Publication details

Residues flanking the ARK^me3T/S motif allow binding of diverse targets to the HP1 chromodomain: Insights from molecular dynamics simulations


POKORNÁ Pavlína KREPL Miroslav ŠPONER Jiří

Year of publication 2021
Type Article in Periodical
Magazine / Source Biochimica et Biophysica Acta - General Subjects
MU Faculty or unit

Faculty of Science

Keywords MD simulations; HP1; Chromodomain; Peptide recognition; Protein-protein interaction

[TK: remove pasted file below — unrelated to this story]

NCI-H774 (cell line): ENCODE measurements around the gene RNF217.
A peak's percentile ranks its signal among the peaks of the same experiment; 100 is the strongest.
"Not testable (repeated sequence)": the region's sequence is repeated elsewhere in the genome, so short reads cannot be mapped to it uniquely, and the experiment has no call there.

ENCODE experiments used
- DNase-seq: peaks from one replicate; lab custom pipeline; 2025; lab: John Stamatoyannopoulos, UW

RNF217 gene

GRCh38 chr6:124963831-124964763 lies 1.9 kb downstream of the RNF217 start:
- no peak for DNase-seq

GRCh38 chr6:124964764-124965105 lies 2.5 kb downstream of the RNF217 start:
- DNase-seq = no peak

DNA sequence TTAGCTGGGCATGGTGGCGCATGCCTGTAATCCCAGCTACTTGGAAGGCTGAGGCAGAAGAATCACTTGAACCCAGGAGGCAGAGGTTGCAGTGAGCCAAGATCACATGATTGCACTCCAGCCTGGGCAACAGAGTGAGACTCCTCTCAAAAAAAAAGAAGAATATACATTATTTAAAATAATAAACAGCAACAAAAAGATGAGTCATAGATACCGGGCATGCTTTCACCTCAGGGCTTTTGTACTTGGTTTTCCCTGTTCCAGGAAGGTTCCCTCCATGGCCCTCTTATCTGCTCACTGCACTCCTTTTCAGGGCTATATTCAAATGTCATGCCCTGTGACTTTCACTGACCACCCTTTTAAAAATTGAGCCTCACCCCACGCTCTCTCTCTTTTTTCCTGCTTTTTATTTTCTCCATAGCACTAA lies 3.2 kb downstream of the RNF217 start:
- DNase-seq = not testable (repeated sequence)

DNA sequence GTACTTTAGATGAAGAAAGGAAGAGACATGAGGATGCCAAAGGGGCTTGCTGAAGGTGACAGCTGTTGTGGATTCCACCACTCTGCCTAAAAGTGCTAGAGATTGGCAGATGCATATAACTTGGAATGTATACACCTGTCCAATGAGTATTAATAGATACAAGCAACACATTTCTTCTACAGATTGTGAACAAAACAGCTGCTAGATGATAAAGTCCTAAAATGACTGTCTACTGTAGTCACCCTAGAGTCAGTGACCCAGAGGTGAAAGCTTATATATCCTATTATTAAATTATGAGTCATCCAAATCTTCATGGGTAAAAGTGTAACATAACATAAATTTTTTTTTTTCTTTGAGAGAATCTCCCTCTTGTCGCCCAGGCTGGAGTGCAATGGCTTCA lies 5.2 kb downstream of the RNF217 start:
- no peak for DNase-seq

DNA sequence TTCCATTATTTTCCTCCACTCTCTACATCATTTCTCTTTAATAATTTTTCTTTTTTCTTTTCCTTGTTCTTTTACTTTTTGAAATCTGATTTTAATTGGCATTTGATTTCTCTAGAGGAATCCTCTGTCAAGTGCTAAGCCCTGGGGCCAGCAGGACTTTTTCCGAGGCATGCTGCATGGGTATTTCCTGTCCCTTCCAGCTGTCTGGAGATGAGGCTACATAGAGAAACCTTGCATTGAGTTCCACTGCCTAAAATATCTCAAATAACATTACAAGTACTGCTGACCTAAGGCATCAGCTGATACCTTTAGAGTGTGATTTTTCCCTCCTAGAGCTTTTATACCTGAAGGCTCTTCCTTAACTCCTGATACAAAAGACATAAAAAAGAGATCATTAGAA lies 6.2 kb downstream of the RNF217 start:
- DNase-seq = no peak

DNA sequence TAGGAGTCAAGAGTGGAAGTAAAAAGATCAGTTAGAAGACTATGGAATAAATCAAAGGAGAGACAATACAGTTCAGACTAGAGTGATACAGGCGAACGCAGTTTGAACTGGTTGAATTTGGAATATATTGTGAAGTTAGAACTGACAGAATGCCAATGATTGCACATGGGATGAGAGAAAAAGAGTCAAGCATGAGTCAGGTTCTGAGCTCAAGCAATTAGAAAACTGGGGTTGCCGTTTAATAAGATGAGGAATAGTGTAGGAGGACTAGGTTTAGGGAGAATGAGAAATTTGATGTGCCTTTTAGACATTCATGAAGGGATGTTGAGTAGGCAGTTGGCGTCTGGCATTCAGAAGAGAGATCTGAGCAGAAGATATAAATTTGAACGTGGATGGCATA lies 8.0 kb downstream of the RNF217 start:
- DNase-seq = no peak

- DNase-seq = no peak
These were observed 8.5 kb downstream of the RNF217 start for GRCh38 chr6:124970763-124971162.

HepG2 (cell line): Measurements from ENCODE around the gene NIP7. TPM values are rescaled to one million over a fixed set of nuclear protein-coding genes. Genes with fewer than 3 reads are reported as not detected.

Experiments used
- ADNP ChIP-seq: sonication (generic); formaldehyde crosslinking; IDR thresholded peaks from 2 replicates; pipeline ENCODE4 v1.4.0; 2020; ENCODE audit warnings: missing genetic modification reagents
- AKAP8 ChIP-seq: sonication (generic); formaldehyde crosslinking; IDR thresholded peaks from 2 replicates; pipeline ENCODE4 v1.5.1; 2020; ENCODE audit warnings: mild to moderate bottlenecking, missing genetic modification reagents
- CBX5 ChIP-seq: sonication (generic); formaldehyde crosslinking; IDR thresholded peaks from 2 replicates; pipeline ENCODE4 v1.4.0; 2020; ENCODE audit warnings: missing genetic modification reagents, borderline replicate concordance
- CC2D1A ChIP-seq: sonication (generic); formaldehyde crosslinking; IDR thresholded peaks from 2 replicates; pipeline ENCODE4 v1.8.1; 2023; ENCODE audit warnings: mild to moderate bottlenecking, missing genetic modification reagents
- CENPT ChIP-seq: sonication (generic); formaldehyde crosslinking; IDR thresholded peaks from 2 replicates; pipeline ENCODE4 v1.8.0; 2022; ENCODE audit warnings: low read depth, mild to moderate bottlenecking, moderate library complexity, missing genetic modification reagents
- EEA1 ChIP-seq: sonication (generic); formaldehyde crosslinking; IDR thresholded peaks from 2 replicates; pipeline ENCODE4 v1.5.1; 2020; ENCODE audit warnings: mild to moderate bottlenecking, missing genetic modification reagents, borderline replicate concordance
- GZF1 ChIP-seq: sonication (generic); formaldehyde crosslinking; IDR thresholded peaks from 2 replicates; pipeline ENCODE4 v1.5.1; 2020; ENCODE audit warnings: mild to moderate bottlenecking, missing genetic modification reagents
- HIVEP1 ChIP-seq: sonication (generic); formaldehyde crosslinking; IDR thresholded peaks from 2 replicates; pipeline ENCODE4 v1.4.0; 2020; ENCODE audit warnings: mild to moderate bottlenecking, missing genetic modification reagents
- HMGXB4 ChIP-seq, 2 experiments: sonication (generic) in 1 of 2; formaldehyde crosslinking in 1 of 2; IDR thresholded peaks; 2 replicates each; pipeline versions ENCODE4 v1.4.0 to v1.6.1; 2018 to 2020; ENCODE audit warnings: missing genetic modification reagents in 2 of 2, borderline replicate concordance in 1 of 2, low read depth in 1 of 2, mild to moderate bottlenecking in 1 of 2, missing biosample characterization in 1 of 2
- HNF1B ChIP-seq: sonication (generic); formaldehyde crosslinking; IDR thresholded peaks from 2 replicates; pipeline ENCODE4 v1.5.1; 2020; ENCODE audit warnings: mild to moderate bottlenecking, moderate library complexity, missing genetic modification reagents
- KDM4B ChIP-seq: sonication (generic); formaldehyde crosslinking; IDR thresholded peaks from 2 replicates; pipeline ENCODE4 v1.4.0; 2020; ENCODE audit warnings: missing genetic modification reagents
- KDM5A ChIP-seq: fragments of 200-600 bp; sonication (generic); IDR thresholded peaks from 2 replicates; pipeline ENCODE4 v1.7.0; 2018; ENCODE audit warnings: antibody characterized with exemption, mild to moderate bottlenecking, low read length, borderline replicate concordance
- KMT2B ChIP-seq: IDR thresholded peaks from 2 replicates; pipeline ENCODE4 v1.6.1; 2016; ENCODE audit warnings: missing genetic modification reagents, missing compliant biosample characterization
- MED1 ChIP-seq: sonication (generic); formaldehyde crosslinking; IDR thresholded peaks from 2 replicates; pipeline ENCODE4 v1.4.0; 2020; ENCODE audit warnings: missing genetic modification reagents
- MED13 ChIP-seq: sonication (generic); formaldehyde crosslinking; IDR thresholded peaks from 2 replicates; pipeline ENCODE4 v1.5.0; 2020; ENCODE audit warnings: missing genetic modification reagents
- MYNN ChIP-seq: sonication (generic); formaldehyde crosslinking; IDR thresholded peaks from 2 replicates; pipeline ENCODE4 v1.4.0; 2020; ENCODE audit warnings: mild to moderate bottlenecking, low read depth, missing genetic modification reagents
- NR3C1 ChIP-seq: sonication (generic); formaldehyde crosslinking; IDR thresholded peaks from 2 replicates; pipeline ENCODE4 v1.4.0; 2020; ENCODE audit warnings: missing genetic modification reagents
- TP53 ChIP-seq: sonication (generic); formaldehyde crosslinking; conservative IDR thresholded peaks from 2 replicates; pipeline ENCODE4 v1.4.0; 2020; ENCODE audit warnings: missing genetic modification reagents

Description Background: The chromodomain (CD) of HP1 proteins is an established H3K9(me3) reader that also binds H1, EHMT2 and H3K23 lysine-methylated targets. Structural experiments have provided atomistic pictures of its recognition of the conserved ARK(me3)S/T motif, but structural dynamics' contribution to the recognition may have been masked by ensemble averaging. Methods: We acquired similar to 350 mu s of explicit solvent molecular dynamics (MD) simulations of the CD domain interacting with several peptides using the latest AMBER force fields. Results: The simulations reproduced the experimentally observed static binding patterns well but also revealed visible structural dynamics at the interfaces. While the buried K-0(me3) and A(-2) target residues are tightly bound, several flanking sidechains sample diverse sites on the CD surface. Different amino acid positions of the targets can substitute for each other by forming mutually replaceable interactions with CD, thereby explaining the lack of strict requirement for cationic H3 target residues at the -3 position. The Q(-4) residue of H3 targets further stabilizes the binding. The recognition pattern of the H3K23 ATK(me3)A motif, for which no structure is available, is predicted. Conclusions: The CD reads a longer target segment than previously thought, ranging from positions -7 to +3. The CD anionic clamp can be neutralized not only by the -3 and -1 residues, but also by -7, -6, -5 and +3 residues. General Significance: Structural dynamics, not immediately apparent from the structural data, contribute to molecular recognition between the HP1 CD domain and its targets. Mutual replaceability of target residues increases target sequence flexibility.
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